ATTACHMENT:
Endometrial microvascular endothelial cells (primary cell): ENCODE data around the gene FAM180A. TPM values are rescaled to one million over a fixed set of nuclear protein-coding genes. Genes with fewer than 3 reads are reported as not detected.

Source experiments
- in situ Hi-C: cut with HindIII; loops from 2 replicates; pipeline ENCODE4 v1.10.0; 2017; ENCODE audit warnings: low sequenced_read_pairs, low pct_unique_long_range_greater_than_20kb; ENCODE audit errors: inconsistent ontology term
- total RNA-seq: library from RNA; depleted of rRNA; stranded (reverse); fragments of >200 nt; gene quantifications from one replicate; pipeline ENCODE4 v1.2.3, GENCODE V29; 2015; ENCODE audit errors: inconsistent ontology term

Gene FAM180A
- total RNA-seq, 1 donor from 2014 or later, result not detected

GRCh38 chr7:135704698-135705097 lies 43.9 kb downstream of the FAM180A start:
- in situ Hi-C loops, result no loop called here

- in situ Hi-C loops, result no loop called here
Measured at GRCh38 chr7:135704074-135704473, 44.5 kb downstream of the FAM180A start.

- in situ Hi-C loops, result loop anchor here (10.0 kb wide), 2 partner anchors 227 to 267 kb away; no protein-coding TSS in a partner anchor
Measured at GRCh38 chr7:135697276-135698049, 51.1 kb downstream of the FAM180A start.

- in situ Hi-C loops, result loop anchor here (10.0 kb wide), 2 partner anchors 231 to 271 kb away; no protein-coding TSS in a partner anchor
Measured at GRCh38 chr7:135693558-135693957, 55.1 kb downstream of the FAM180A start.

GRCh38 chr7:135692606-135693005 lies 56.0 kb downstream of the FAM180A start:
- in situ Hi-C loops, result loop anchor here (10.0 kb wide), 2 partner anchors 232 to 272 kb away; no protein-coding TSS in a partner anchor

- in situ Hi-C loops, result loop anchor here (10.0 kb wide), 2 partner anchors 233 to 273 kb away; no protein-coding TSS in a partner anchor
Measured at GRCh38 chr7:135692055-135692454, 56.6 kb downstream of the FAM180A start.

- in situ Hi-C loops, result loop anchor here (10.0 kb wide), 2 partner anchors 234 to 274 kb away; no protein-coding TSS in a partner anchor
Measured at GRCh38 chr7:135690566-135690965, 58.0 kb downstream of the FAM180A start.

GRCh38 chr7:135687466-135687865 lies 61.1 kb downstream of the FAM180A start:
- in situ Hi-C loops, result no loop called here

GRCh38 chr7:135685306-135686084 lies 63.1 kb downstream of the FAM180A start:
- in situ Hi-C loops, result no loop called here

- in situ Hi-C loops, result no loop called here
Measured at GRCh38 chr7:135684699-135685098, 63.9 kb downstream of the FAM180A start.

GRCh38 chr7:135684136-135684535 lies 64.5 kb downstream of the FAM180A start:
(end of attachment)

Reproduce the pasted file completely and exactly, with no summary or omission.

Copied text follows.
Endometrial microvascular endothelial cells (primary cell): ENCODE data around the gene FAM180A. TPM values are rescaled to one million over a fixed set of nuclear protein-coding genes. Genes with fewer than 3 reads are reported as not detected.

Source experiments
- in situ Hi-C: cut with HindIII; loops from 2 replicates; pipeline ENCODE4 v1.10.0; 2017; ENCODE audit warnings: low sequenced_read_pairs, low pct_unique_long_range_greater_than_20kb; ENCODE audit errors: inconsistent ontology term
- total RNA-seq: library from RNA; depleted of rRNA; stranded (reverse); fragments of >200 nt; gene quantifications from one replicate; pipeline ENCODE4 v1.2.3, GENCODE V29; 2015; ENCODE audit errors: inconsistent ontology term

Gene FAM180A
- total RNA-seq, 1 donor from 2014 or later, result not detected

GRCh38 chr7:135704698-135705097 lies 43.9 kb downstream of the FAM180A start:
- in situ Hi-C loops, result no loop called here

- in situ Hi-C loops, result no loop called here
Measured at GRCh38 chr7:135704074-135704473, 44.5 kb downstream of the FAM180A start.

- in situ Hi-C loops, result loop anchor here (10.0 kb wide), 2 partner anchors 227 to 267 kb away; no protein-coding TSS in a partner anchor
Measured at GRCh38 chr7:135697276-135698049, 51.1 kb downstream of the FAM180A start.

- in situ Hi-C loops, result loop anchor here (10.0 kb wide), 2 partner anchors 231 to 271 kb away; no protein-coding TSS in a partner anchor
Measured at GRCh38 chr7:135693558-135693957, 55.1 kb downstream of the FAM180A start.

GRCh38 chr7:135692606-135693005 lies 56.0 kb downstream of the FAM180A start:
- in situ Hi-C loops, result loop anchor here (10.0 kb wide), 2 partner anchors 232 to 272 kb away; no protein-coding TSS in a partner anchor

- in situ Hi-C loops, result loop anchor here (10.0 kb wide), 2 partner anchors 233 to 273 kb away; no protein-coding TSS in a partner anchor
Measured at GRCh38 chr7:135692055-135692454, 56.6 kb downstream of the FAM180A start.

- in situ Hi-C loops, result loop anchor here (10.0 kb wide), 2 partner anchors 234 to 274 kb away; no protein-coding TSS in a partner anchor
Measured at GRCh38 chr7:135690566-135690965, 58.0 kb downstream of the FAM180A start.

GRCh38 chr7:135687466-135687865 lies 61.1 kb downstream of the FAM180A start:
- in situ Hi-C loops, result no loop called here

GRCh38 chr7:135685306-135686084 lies 63.1 kb downstream of the FAM180A start:
- in situ Hi-C loops, result no loop called here

- in situ Hi-C loops, result no loop called here
Measured at GRCh38 chr7:135684699-135685098, 63.9 kb downstream of the FAM180A start.

GRCh38 chr7:135684136-135684535 lies 64.5 kb downstream of the FAM180A start: